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It is granted, then, that the proportion of the Fast Days enjoined by the Church will, to persons unaccustomed to observe them, appear over-large, and the variety of the occasions for which they are adapted, over-minute and arbitrary. The question, however, occurs, whether we ought to be influenced by such considerations to reject the entire system, or whether, we ought not rather to be moved by the indications of a practical character evinced in some regulations, to make the trial of those, whose benefit we do not at present discern. Now it would seem plain that, in a practical matter, he who from the traces of wisdom or thoughtfulness in one regulation should infer the probable wisdom and reasonableness of others emanating from the same source, would act more wisely than one, who, on account of the apparent unreasonableness and superfluity of some provisions, should proceed to condemn the whole. For in practical matters, the great test of the expediency of any habit, for which we have not direct divine authority, is experience they only who have tried a line of conduct, or narrowly watched its effects upon others, can speak with certainty as to its result. Of all the lesser courses of action, which tend so powerfully to form our moral habits, it would be impossible probably, for one who had not tried their effect, to predict certainly what that effect would be: or if we could guess the nature of the effect, certainly we should be able to foresee its degree and amount. With the exception of gross and flagrant sins, whose character and wages we know from authority, there is probably no one line of action, with regard to which we might not before hand prove very plausibly to ourselves, that it would not have the effects, to which it is in fact tending, and which we afterwards perceive to have been its natural results. Yet such abstract reasonings about the possibilities or tendencies of things would not be listened to in any other case. When sick, men easily listen to the means, however improbable, by which any disease, resembling their own, was removed. Be it a poison, which they are bidden to take, yet if it be proved satisfactorily that, in cases like their own, that poison has been the messenger of health, they would not hesitate. They would listen to no abstract reasonings, that it was improbable that what had been an instrument of death could be their life; they would look to those, whom it had restored to health, and would do the like. The sight of one person, undeniably raised from a state of death to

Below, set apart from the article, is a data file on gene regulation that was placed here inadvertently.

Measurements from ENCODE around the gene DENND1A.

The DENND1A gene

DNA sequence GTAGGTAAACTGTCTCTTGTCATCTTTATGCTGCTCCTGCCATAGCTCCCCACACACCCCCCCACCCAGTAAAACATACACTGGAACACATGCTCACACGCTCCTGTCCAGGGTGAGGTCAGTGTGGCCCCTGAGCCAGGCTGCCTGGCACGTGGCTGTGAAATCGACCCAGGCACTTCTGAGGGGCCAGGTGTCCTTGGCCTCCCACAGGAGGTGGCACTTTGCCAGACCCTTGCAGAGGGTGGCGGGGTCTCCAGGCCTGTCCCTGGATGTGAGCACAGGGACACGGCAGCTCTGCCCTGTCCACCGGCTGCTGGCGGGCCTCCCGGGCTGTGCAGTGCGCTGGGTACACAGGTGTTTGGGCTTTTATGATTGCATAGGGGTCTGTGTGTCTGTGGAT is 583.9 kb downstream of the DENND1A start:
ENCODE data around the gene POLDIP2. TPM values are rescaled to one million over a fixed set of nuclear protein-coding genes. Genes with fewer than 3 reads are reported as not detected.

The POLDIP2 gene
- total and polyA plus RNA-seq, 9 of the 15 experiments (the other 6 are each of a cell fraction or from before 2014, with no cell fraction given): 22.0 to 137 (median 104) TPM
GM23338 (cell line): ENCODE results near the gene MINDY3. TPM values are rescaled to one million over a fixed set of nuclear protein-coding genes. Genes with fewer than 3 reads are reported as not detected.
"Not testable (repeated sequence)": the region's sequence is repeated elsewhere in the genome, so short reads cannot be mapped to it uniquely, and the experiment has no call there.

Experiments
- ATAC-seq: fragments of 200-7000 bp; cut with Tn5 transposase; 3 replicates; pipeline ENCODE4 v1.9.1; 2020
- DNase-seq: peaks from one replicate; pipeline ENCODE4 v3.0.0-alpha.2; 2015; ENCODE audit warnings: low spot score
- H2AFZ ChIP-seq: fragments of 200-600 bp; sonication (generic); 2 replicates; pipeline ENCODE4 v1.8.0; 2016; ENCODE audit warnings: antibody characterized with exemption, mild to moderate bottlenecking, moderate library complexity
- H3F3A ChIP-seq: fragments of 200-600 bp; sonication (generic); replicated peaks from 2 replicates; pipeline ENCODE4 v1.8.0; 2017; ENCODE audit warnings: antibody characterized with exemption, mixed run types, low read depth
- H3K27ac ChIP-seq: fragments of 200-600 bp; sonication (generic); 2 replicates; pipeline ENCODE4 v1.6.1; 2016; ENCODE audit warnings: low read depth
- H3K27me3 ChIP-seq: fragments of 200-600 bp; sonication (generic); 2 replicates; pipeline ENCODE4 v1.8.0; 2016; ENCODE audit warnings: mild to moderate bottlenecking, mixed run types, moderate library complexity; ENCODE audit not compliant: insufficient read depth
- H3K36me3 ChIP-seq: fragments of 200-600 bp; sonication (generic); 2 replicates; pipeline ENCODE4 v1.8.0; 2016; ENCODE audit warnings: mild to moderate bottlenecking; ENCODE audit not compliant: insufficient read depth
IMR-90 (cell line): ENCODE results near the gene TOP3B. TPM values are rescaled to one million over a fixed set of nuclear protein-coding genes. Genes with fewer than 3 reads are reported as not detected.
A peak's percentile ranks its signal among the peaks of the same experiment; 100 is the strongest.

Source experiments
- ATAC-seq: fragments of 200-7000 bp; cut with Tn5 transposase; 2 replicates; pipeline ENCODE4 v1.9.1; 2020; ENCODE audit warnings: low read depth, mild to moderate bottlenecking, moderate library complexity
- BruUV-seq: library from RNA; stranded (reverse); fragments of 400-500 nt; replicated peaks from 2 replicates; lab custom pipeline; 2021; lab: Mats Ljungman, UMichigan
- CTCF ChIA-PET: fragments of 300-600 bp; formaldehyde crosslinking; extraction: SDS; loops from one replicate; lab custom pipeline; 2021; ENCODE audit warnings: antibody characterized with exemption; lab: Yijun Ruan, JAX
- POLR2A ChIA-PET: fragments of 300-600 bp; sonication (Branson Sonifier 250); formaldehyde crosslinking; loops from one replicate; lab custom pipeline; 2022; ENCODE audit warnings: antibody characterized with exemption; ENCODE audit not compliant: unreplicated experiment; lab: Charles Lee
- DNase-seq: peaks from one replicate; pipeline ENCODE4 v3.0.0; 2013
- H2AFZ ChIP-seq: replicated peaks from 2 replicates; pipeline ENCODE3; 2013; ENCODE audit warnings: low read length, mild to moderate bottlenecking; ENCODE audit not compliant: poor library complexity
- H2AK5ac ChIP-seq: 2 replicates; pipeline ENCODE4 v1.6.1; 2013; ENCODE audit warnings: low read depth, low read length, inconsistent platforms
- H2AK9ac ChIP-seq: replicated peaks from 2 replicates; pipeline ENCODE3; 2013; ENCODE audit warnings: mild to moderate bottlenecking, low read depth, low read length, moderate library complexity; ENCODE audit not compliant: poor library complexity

life, would affect men more than any à priori demonstration that the medicine was pernicious or deadly. Much more then, since this medicine has been recommended to us by the great Physician of our souls; since it has been beneficial, wherever it has not been substituted for all other means of restoring or maintaining our spiritual health. The only question open to us, is, not whether Fasting be in itself beneficial, this has been determined for us by GOD Himself', but-whether certain regulations concerning it tend to promote or to diminish its efficacy; and in this case, the testimony of those who have proved their value, is manifestly of primary importance; the pre-conceived opinions of such as have not tried them, are but mere presumptions. When then, in the regulations preserved in our Church, we find instances of thought which imply that the framers of these rules formed them upon their own experience, or again, when in the histories of these holy men, we see that they habitually practised what they inculcated, we have evidence of the value of their advice, which we may not, without peril of injury to our souls, neglect.